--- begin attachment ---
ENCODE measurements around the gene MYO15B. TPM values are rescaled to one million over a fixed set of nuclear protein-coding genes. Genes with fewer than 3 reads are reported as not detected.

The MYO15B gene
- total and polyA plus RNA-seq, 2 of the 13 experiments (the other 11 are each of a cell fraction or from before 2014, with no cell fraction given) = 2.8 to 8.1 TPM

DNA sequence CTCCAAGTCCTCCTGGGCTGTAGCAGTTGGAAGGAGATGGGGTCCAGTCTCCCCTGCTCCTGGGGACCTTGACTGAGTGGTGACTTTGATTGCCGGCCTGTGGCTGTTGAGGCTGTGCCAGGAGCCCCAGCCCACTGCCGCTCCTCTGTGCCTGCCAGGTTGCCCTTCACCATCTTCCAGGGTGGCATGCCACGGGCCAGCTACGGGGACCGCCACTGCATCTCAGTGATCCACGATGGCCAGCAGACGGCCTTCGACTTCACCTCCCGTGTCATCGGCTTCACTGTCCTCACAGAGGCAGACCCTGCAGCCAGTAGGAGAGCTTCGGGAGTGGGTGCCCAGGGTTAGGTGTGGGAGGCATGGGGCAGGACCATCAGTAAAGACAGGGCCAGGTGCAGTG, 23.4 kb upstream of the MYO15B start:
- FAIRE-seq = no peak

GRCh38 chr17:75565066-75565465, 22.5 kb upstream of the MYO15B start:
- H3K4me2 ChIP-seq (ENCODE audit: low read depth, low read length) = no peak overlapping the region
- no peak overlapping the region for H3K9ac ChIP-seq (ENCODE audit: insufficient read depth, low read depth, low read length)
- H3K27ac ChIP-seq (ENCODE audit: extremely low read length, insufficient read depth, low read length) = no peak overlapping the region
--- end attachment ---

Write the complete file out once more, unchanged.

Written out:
ENCODE measurements around the gene MYO15B. TPM values are rescaled to one million over a fixed set of nuclear protein-coding genes. Genes with fewer than 3 reads are reported as not detected.

The MYO15B gene
- total and polyA plus RNA-seq, 2 of the 13 experiments (the other 11 are each of a cell fraction or from before 2014, with no cell fraction given) = 2.8 to 8.1 TPM

DNA sequence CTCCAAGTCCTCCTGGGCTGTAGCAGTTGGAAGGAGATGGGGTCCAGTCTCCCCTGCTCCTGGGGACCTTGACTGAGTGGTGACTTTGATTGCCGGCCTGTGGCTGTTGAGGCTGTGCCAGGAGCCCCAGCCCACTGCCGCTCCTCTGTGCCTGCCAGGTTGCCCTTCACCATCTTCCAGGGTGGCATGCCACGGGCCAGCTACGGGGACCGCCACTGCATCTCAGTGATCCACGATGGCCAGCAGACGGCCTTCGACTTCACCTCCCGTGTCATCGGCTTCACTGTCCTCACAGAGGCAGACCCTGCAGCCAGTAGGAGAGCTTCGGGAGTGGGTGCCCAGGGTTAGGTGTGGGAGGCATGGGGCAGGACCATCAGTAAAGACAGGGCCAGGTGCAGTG, 23.4 kb upstream of the MYO15B start:
- FAIRE-seq = no peak

GRCh38 chr17:75565066-75565465, 22.5 kb upstream of the MYO15B start:
- H3K4me2 ChIP-seq (ENCODE audit: low read depth, low read length) = no peak overlapping the region
- no peak overlapping the region for H3K9ac ChIP-seq (ENCODE audit: insufficient read depth, low read depth, low read length)
- H3K27ac ChIP-seq (ENCODE audit: extremely low read length, insufficient read depth, low read length) = no peak overlapping the region